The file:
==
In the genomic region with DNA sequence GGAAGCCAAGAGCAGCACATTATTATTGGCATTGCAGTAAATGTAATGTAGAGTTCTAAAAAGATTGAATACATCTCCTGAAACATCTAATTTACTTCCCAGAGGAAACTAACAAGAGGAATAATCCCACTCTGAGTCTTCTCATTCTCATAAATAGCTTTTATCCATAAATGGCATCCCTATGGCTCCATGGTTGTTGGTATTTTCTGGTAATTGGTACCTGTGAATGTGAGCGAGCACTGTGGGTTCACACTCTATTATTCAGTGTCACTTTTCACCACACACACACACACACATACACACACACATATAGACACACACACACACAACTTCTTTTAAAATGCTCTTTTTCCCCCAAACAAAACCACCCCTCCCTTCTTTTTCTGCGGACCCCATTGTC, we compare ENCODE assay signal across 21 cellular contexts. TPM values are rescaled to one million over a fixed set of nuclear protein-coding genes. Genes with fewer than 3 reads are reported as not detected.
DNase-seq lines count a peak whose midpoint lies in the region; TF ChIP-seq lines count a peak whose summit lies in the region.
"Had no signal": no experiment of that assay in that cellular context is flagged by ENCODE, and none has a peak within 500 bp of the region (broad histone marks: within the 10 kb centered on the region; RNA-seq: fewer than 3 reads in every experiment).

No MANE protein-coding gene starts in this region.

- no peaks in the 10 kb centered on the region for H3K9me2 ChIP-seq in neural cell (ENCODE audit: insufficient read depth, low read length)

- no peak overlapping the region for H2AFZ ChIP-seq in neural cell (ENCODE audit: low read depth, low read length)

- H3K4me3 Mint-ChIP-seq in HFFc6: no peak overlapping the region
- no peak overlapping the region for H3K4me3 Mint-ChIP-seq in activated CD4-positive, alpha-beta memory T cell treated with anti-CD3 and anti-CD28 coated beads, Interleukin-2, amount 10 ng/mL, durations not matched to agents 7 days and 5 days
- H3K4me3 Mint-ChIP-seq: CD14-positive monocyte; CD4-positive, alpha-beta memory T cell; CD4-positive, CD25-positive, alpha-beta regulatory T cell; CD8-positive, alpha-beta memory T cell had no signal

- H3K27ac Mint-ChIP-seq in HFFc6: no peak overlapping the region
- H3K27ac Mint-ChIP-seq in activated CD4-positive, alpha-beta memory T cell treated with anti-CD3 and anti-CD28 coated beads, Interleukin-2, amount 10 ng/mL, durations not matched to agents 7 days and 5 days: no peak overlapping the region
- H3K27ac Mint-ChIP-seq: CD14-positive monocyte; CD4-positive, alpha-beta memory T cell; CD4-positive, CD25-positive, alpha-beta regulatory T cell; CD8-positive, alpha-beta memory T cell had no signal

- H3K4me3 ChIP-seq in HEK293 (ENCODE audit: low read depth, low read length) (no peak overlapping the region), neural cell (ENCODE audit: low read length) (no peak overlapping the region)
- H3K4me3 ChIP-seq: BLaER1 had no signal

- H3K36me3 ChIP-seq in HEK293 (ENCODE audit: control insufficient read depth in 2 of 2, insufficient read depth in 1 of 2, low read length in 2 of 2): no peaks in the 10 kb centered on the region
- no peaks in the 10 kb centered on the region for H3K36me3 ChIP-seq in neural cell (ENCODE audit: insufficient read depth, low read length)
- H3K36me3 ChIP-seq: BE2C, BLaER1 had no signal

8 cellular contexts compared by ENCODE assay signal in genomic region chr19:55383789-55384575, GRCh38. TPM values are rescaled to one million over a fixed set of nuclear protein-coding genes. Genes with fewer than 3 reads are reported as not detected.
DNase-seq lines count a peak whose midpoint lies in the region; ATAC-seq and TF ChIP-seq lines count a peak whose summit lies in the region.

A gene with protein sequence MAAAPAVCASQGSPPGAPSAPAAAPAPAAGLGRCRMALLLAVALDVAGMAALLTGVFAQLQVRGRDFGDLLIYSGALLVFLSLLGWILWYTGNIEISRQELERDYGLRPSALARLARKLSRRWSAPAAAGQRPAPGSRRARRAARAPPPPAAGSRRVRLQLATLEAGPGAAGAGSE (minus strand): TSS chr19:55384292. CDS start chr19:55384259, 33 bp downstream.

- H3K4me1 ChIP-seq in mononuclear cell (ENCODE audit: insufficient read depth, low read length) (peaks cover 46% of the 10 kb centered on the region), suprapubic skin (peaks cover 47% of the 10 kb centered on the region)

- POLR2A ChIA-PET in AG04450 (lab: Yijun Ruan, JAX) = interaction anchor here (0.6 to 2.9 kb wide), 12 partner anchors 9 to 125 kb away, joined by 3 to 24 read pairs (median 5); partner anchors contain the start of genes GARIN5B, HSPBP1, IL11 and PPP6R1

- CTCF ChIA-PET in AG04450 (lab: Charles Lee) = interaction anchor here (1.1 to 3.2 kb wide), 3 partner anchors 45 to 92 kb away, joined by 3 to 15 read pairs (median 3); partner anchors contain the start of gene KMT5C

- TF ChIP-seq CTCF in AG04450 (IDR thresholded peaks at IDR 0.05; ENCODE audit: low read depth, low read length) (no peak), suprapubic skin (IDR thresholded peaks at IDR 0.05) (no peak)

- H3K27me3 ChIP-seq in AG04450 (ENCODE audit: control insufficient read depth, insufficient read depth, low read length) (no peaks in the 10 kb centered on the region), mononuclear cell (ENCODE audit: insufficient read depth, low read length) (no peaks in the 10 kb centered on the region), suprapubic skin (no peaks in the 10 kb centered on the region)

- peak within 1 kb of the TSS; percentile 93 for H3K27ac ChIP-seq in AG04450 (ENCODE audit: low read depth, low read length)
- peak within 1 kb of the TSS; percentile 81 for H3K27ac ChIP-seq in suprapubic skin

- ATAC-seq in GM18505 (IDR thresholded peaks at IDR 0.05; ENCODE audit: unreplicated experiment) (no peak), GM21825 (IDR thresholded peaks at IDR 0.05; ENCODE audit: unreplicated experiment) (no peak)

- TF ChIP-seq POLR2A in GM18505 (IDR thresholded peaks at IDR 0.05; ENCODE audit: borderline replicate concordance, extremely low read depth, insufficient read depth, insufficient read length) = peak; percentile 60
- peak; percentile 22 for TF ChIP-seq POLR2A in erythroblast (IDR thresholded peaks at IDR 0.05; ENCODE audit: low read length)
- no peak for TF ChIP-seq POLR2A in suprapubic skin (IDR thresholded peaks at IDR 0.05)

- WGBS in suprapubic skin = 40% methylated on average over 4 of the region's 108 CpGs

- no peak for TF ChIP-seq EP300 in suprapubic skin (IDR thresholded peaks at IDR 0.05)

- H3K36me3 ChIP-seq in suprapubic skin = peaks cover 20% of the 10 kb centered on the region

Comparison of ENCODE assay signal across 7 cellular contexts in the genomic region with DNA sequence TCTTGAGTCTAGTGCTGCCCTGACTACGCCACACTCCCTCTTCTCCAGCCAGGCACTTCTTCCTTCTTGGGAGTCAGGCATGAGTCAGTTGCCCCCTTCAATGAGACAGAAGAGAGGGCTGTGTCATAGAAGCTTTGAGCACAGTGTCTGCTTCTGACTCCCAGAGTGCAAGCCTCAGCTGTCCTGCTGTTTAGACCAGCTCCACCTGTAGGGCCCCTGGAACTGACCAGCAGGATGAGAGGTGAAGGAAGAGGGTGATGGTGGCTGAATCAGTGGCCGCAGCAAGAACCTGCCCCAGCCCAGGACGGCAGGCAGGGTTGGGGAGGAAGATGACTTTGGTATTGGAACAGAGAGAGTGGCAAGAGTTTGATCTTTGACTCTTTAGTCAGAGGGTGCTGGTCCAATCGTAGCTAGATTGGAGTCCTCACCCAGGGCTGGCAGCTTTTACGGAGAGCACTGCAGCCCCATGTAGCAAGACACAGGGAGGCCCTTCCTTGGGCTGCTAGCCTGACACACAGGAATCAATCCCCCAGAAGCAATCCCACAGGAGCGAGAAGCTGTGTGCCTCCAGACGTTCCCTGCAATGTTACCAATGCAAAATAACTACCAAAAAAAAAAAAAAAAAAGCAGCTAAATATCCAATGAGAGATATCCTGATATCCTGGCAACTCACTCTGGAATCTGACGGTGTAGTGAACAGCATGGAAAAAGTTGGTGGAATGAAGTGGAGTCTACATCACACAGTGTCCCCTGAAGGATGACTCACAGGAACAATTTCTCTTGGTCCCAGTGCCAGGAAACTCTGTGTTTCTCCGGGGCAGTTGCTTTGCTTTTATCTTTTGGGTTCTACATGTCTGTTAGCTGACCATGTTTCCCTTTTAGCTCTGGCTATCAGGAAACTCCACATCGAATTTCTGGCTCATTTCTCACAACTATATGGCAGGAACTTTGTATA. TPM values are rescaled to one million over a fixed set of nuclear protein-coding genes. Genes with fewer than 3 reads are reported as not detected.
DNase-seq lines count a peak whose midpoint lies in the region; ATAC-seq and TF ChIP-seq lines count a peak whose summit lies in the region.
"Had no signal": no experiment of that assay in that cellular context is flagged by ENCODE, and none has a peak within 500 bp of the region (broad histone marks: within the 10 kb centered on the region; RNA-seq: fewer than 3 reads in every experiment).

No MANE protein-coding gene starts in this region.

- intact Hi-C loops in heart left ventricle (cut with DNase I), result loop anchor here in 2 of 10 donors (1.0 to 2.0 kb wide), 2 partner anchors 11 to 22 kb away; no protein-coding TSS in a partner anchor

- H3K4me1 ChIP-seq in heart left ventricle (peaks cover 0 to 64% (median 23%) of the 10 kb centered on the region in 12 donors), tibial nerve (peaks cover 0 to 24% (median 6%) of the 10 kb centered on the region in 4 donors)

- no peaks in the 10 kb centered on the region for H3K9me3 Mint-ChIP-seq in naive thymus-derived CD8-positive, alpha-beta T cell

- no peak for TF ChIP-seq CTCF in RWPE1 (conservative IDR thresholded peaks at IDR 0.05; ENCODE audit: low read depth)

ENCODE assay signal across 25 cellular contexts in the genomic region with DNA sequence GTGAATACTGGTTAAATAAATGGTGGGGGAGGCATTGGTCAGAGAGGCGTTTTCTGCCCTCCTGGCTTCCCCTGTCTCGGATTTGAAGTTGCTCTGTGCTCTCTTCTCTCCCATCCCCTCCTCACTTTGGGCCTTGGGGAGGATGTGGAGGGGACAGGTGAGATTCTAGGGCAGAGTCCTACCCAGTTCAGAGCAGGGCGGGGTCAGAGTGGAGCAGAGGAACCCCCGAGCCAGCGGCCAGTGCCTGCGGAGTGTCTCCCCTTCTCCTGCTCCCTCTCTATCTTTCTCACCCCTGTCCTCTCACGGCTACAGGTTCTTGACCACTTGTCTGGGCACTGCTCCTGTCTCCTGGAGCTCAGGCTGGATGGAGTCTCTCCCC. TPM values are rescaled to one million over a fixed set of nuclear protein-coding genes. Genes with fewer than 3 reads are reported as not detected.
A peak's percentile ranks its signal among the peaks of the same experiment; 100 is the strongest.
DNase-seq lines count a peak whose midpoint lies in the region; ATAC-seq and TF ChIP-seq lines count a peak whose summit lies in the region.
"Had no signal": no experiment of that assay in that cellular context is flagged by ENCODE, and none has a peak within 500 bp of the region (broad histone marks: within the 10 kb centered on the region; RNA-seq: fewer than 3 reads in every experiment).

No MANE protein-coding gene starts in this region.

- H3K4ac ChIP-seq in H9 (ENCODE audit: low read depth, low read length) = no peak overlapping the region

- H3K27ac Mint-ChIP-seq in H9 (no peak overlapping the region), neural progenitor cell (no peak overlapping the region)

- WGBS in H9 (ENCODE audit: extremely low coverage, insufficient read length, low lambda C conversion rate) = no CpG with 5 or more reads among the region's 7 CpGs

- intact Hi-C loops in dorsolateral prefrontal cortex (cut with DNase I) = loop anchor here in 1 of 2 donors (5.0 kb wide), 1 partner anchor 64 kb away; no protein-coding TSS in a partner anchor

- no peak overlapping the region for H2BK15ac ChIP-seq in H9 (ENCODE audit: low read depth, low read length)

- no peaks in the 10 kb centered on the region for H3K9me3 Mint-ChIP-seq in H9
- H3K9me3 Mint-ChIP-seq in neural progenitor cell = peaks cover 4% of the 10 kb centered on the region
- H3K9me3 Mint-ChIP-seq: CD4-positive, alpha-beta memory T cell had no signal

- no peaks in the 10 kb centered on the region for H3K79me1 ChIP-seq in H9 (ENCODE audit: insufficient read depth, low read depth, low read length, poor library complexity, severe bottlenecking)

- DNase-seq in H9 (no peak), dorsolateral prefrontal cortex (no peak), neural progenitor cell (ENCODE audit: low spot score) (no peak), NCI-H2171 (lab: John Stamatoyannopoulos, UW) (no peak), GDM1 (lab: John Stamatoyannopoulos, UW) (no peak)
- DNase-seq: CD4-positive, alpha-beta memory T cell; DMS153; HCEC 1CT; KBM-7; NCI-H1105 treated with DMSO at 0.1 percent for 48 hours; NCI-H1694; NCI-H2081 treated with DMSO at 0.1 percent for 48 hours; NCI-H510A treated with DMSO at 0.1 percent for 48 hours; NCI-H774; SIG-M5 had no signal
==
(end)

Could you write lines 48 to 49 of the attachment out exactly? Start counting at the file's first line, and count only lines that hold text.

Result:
- H3K4ac ChIP-seq in H9 (ENCODE audit: low read depth, low read length) = no peak overlapping the region

- H3K27ac Mint-ChIP-seq in H9 (no peak overlapping the region), neural progenitor cell (no peak overlapping the region)